by Kelly Deis of SoundPoint Consulting
It’s that time of year again. Most businesses are on a fiscal year which coincides with the calendar year. It is time to look back and reflect on 2017 as well as look forward and create a budget for 2018.
A budget is a roadmap. Based on where you have been, it can help guide you to the desired final destination for year-end.
If you stay on the current course – where will you end up? Alternatively, if you change the route – where will you be at the end of the year? It is up to you to decide which path is the most profitable and most likely to be achieved.
Here are a few things to think about as you prepare your budget. Continue reading
Changes to the state minimum wage
The minimum wage will be $11 per hour in 2017
- The minimum wage applies to all jobs, including agriculture.
- Employers must pay employees age 16 and older at least $11 per hour in 2017. WAC 296-126-020(app.leg.wa.gov).
- Employers are allowed to pay 85 percent of the minimum wage to employees under age 16. WAC 296-126-020 (app.leg.wa.gov). For 2017, this rate is $9.35 per hour.
- Seattle, Tacoma, and the City of SeaTac currently have higher minimum wage rates. The local rate applies if it is higher than the state minimum wage rate.
- The initiative does not change overtime pay requirements.
The initiative sets future minimum wage rates Continue reading
One way to grow your business is by reaching out to strategic partners who offer complementary products or services or who otherwise can work with you to the mutual advantage of both your businesses. Strategic partnerships can expand your market reach and help you achieve more sales. But giving another business intimate knowledge about your company’s inner workings may make you a bit uneasy. There’s some inherent risk involved in sharing confidential information and intellectual property (IP).
According to Marc Goldberg, a SCORE mentor with business startup and management expertise, “It is very easy to steal your ideas or even your unique approach to customer fulfillment. Very quickly you could generate a competitor by sharing information with the wrong people.”
For that reason, you need to take measures to protect your ideas, information, and innovations from theft. Continue reading
I read with interest how Jeff Bezos, founder of Amazon, described his philosophy around “Day 1.”When asked what Day 2 looked like he described it as “Day 2 is stasis. Followed by irrelevance. Followed by excruciating, painful decline. Followed by death. And that’s why it is always Day 1.”
Personally, I love this approach. I mentioned it recently to a group of entrepreneurs in the Emerging Leaders class here in Seattle and it seemed to fit in perfectly with what they are working on. They have all been in business for 3 or more years and are now creating new strategic growth plans for their businesses of the future. In order to do this without all the “constraints” that experience and beliefs dictate are “true,” we have to look at it as Day 1, and then consider – what will you do differently?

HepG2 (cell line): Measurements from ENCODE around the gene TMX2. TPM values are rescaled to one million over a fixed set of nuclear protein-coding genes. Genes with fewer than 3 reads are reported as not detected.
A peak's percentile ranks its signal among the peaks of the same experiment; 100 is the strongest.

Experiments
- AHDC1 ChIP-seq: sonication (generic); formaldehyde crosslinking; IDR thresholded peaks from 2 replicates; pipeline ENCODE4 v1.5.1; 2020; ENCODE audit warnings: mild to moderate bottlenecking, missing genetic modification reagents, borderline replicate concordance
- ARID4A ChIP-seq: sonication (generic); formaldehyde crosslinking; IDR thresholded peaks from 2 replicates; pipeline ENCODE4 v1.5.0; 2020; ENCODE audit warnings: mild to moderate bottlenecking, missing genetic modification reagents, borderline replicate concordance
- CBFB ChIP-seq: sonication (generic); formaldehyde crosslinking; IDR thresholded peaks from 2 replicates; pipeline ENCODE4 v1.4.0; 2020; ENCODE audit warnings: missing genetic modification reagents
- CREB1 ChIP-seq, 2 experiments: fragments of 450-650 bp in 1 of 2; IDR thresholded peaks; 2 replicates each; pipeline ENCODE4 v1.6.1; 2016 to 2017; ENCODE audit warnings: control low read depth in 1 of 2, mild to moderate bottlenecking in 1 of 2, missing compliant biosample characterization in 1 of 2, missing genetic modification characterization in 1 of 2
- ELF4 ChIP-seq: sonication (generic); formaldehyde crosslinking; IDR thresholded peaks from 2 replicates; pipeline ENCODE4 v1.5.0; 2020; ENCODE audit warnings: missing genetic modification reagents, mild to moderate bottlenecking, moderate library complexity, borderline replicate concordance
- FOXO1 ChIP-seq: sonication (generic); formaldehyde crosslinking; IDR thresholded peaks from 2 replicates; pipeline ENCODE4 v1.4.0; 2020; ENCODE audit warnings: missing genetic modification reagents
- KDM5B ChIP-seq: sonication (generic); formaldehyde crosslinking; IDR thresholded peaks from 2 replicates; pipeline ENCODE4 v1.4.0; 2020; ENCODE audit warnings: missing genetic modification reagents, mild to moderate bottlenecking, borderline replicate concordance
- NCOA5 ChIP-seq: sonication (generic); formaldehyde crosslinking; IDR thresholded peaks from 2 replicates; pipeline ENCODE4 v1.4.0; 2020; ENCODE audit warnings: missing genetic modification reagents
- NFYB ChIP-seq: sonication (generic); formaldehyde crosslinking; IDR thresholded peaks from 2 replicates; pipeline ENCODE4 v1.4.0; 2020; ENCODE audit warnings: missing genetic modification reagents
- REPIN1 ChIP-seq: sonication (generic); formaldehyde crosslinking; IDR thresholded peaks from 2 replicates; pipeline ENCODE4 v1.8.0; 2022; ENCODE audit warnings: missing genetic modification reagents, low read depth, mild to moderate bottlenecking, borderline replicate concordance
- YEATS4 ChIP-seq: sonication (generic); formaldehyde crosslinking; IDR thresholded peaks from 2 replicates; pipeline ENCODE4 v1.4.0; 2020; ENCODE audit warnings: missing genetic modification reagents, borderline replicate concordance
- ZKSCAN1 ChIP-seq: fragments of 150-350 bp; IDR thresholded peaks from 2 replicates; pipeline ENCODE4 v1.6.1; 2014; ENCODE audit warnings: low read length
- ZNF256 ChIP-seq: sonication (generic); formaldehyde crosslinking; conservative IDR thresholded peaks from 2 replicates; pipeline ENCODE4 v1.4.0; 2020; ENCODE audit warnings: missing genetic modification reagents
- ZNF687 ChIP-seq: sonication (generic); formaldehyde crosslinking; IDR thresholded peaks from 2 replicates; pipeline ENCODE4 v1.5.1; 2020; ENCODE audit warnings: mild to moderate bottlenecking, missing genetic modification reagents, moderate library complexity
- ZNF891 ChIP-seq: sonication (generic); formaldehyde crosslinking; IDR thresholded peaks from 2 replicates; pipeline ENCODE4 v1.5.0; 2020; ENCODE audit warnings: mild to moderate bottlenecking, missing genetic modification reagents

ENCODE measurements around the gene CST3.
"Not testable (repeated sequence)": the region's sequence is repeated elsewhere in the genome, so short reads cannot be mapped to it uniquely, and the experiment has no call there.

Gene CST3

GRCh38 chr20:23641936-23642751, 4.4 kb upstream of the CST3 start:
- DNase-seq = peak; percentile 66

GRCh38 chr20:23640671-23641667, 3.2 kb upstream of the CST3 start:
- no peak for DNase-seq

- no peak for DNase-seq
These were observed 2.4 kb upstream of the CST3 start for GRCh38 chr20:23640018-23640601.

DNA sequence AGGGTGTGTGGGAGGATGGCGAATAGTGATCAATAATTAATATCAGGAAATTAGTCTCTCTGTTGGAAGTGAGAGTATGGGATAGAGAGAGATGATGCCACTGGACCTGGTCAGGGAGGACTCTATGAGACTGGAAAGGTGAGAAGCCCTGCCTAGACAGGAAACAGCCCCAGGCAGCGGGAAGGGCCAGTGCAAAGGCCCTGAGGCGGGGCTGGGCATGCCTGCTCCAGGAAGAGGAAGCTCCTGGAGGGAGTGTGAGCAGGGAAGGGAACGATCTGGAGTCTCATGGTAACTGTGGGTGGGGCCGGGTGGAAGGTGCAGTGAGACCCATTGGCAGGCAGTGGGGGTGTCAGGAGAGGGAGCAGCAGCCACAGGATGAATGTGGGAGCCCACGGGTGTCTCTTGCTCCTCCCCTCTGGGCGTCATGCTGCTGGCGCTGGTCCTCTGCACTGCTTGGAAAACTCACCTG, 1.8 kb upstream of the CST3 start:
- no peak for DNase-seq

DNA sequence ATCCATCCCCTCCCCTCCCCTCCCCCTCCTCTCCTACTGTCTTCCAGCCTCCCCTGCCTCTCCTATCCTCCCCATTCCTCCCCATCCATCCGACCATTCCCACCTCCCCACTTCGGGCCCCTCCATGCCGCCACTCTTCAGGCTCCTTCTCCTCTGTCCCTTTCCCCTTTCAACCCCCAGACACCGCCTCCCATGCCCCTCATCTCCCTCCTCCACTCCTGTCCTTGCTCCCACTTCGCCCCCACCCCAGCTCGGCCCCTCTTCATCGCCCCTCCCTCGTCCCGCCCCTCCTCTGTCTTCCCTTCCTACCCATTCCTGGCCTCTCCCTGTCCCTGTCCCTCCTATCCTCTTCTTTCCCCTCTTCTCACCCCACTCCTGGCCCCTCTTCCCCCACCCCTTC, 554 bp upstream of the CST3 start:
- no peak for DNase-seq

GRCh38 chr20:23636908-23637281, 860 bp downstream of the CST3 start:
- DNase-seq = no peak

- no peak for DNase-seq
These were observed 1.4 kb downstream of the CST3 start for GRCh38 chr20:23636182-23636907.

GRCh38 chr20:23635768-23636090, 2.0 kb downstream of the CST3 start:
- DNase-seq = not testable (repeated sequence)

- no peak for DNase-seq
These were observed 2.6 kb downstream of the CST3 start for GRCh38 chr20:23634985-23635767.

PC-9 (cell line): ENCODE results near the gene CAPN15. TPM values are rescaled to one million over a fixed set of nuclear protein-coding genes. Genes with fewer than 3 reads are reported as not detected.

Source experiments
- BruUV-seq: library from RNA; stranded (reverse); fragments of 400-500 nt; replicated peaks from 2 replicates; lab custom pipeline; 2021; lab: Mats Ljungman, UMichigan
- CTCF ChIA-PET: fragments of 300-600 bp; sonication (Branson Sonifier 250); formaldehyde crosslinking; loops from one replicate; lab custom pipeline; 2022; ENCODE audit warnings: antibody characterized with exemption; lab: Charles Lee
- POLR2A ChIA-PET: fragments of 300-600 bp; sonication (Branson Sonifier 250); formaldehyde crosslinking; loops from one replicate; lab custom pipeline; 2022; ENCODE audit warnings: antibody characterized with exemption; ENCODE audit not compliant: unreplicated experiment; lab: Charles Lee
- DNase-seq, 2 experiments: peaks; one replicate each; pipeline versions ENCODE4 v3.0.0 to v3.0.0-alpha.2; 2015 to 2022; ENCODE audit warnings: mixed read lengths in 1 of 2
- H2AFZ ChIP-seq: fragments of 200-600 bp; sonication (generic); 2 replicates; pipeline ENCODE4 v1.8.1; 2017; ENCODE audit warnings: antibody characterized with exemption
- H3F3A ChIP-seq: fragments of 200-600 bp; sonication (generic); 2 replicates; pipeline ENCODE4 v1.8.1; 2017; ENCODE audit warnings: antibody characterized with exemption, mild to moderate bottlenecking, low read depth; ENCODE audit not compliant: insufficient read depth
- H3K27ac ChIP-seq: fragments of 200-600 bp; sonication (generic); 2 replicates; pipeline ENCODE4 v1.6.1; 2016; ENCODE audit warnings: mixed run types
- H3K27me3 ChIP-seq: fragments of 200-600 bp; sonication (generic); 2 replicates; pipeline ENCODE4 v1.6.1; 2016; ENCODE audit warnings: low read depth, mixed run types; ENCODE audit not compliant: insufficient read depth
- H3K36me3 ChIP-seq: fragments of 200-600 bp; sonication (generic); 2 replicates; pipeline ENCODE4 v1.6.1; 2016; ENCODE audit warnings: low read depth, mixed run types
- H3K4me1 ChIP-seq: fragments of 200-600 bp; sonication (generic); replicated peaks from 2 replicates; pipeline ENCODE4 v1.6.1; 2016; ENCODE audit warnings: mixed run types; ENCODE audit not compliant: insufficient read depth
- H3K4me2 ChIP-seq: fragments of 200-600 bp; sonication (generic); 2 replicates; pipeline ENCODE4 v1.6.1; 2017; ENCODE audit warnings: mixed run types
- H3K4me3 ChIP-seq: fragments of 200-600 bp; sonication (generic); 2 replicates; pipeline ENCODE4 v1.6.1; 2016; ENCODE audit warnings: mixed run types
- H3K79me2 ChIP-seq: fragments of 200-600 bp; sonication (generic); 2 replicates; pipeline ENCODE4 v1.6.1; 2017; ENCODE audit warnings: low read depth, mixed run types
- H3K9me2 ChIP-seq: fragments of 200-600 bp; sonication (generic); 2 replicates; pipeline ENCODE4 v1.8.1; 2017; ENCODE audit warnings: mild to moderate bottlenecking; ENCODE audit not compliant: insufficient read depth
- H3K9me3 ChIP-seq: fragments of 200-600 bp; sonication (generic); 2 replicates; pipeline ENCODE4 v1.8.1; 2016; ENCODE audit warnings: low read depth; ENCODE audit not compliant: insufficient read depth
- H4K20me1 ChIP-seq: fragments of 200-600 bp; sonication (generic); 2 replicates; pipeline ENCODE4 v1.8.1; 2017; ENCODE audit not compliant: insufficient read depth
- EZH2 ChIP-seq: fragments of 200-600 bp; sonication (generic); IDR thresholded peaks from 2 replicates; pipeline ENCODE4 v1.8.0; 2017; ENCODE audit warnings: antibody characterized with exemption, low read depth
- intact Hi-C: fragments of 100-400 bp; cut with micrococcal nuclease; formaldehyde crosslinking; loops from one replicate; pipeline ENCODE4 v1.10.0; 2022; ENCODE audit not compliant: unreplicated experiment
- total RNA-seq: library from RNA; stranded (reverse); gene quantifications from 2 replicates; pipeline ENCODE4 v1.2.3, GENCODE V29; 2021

Think of it like Groundhog Day. You get to keep doing it over and over again but with a different template, different knowledge, and a different environment. If you were recreating your business, what would Day 1 look like now? Who’s to say you can’t give it a try? Continue reading
You put a lot of time, energy and effort into your business. With so much invested, doesn’t it make sense to protect what you worked so hard to build?
Various ways exist to do that, such as choosing the right legal structure for your business, installing security software on your computer, getting business insurance, etc.
And don’t forget having an NDA! Continue reading
This is an excerpt from an article by Hal Shelton for score.org. Read more here.
Depending on the maturity of your company and your plans for the business, you may adopt different compensation strategies.
- Start-up mode: It is typical for a start-up to be cash-flow negative in its early months, if not years. This results from one-time start-up expenses like buying equipment, building out a facility, stocking inventory, marketing to attract customers, building products or websites, legal and accounting costs, and rent and utility deposits. Also at start-up, there are no or few customers. As such, during these times, your compensation will be light as there are no funds to pay more. Hopefully, you had prepared a business plan, including a cash-flow forecast, so you knew the range of your compensation during this period, and if there was not enough to “live on,” you have made other arrangements.
- Lifestyle vs. ramp and sell: If you intend to own and operate your company for many years, which is what 95 percent of entrepreneurs plan, then you will want to develop, over time, a predictable compensation plan both to meet your personal needs and be predictable for yourself and the company.